Senate Majority Whip Dick Durbin on Tuesday hinted at potential violations of ethics laws following reports that then-White House senior adviser Kellyanne Conway sold her business to a firm with ties to a judicial activist at the same time she was advising President Donald Trump on Supreme Court nominees.
“This is further evidence of the troubling role that Leonard Leo and the Federalist Society played in driving Donald Trump’s judicial selection process,” Durbin (D-Ill.), who is also chair of the Senate Judiciary Committee, said in a statement.
Previously unreported financial documents reviewed by government ethics and finance experts revealed earlier Tuesday that Leo, a longtime judicial activist, appears to have helped facilitate the sale of Conway’s polling company — worth between $1 million and $5 million — via one of his dark money groups. At the time of the sale in 2017, Conway was one of Trump’s closest advisers and played a key role in advocating for Leo’s list of Supreme Court picks.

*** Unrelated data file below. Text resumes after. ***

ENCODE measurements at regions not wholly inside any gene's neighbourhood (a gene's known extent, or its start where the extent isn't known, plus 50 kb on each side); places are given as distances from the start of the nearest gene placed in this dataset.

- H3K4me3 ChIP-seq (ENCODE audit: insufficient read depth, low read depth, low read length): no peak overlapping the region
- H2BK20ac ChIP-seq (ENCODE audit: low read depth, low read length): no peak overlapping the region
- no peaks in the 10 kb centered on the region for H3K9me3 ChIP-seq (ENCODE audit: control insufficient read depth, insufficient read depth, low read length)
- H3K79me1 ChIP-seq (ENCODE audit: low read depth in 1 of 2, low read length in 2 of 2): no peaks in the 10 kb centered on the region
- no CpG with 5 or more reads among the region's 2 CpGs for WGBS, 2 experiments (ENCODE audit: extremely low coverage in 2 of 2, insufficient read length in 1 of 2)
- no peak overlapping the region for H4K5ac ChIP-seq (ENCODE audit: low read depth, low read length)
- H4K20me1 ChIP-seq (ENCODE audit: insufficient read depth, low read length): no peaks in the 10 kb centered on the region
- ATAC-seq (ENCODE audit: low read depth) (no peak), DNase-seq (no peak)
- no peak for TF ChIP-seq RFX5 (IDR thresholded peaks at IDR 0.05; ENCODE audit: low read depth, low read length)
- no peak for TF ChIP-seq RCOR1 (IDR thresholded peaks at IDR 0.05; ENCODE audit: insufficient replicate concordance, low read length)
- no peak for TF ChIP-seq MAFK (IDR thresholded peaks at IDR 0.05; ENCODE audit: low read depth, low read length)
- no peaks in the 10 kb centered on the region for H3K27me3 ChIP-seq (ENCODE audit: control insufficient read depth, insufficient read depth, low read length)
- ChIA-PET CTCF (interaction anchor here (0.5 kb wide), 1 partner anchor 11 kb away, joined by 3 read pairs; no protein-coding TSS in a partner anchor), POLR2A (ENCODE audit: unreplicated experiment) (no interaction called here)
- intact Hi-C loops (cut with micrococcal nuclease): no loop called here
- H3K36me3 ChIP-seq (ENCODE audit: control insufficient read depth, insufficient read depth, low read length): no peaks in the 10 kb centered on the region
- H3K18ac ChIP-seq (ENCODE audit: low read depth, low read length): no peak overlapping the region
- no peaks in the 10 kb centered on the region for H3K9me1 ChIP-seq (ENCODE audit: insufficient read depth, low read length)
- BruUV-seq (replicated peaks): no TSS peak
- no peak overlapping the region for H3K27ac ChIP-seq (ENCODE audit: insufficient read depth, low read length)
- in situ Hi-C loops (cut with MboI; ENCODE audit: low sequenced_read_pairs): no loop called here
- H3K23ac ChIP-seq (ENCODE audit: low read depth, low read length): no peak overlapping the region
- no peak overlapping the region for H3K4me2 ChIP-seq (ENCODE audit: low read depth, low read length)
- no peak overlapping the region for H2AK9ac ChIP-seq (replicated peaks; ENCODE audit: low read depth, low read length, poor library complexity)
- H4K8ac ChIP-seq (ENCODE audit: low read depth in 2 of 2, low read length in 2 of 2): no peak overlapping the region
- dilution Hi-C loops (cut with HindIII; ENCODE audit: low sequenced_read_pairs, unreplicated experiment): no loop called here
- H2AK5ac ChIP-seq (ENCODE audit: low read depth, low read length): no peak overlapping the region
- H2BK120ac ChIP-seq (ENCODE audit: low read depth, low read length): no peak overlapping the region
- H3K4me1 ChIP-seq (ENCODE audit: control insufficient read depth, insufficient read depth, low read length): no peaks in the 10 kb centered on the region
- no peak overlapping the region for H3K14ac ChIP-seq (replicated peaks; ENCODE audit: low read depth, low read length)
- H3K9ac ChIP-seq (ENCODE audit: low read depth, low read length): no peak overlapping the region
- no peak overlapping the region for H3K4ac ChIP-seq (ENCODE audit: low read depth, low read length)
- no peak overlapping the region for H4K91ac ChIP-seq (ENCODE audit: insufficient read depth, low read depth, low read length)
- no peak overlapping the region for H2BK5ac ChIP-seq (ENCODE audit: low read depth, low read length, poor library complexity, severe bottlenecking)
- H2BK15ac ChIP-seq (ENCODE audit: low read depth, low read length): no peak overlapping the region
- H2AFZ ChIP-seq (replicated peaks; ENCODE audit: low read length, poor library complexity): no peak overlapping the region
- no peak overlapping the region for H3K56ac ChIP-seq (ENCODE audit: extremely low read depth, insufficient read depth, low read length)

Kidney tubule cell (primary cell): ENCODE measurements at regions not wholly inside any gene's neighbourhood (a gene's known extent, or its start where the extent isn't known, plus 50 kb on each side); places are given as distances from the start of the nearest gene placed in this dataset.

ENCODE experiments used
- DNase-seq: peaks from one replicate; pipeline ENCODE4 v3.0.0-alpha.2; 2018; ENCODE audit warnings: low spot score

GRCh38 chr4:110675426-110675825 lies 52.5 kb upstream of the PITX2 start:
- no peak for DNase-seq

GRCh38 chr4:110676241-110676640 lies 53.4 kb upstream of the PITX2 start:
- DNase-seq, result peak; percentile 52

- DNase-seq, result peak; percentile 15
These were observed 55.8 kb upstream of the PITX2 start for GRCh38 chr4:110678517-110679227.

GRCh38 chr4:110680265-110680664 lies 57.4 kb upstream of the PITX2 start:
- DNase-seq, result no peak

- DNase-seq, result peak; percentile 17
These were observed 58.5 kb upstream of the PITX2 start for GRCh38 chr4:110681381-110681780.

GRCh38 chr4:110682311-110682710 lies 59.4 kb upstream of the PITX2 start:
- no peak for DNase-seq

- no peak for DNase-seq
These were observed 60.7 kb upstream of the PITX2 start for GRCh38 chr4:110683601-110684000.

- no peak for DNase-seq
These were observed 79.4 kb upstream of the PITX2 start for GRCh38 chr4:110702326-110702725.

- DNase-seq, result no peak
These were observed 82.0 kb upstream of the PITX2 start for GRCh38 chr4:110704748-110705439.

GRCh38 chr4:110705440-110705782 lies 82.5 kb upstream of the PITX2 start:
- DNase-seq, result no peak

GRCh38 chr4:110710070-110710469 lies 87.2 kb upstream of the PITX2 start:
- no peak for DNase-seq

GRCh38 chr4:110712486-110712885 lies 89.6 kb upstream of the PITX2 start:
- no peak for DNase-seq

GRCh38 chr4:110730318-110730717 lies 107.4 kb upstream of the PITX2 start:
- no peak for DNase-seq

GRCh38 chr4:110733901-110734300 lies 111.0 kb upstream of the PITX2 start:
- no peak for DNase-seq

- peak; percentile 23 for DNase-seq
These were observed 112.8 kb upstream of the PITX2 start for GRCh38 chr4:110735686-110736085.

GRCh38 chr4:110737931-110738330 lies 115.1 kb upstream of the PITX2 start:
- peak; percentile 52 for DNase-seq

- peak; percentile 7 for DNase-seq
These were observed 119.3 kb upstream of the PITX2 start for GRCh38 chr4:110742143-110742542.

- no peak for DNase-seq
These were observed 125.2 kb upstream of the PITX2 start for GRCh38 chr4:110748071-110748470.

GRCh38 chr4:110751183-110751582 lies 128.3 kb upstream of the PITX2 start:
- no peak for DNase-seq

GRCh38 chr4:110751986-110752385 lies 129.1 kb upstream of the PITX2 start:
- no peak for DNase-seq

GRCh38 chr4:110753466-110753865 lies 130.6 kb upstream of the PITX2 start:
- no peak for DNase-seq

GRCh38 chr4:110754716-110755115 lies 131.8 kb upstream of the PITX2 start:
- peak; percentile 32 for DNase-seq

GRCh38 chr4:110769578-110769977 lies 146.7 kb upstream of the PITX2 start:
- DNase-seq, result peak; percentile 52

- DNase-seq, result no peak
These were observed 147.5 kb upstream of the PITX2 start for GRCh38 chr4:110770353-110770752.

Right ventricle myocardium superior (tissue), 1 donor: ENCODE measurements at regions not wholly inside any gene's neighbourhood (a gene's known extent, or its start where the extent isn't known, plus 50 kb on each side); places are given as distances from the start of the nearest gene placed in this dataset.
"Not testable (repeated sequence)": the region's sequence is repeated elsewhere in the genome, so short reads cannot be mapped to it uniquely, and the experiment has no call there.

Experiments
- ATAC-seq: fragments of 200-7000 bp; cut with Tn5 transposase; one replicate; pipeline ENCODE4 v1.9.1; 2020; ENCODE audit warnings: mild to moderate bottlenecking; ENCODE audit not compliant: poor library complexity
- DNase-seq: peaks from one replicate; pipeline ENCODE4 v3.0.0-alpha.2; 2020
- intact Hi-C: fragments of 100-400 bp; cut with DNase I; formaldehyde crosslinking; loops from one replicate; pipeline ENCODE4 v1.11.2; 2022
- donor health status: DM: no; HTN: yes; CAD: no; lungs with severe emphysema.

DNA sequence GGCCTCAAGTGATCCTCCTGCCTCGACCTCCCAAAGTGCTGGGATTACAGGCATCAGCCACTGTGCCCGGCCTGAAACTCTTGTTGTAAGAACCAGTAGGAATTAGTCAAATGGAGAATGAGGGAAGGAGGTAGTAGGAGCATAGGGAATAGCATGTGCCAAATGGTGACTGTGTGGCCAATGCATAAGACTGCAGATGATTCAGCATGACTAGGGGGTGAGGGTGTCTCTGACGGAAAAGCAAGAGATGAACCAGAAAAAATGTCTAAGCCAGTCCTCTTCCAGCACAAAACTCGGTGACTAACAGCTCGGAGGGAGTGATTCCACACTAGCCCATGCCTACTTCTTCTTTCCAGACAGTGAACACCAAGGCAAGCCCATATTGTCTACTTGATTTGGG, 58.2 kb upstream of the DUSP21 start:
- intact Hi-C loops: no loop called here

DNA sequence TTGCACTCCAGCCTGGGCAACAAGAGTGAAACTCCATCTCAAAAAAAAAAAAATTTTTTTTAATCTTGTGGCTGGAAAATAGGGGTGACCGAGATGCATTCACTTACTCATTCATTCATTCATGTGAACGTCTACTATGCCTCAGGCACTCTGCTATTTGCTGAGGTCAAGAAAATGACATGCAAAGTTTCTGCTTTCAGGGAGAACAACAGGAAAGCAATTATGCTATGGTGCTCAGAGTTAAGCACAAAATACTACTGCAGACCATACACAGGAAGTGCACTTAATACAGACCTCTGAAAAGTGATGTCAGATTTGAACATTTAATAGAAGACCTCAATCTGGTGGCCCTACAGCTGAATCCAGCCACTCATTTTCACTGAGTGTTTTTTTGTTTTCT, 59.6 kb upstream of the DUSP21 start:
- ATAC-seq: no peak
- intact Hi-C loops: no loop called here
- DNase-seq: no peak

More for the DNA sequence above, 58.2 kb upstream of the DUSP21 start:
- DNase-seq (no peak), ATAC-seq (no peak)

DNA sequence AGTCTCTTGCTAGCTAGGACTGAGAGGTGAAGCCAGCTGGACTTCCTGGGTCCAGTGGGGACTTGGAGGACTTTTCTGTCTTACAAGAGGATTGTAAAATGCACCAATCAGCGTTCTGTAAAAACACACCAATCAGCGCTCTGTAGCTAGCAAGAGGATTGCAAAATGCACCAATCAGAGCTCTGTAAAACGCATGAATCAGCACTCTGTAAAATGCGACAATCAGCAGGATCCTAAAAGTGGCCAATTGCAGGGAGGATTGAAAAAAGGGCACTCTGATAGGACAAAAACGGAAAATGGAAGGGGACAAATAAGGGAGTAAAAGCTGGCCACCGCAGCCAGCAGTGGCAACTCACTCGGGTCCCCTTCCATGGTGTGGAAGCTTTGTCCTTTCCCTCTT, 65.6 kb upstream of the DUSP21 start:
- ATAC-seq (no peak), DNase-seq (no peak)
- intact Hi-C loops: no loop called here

The transaction, if Leo did help finance it, could have violated federal ethics laws that prevent executive branch employees from using their positions to obtain benefits or private personal gain.
Before Durbin issued his statement, Conway did not respond to repeated emails and text messages from POLITICO requesting comment about the transaction.
Durbin in his statement took a swipe at the Trump administration’s process for nominating judges, while tipping his hat to the Biden administration for following the “advice and consent” process outlined in the Constitution — which states that the president shall seek advice from and obtain the consent of Congress before nominating someone to the federal judiciary.
“Unlike the Trump Administration, President Biden and the Senate, as part of the constitutional advice and consent process, have been driving judicial selection in this Congress,” Durbin said.
Heidi Przybyla contributed to this report.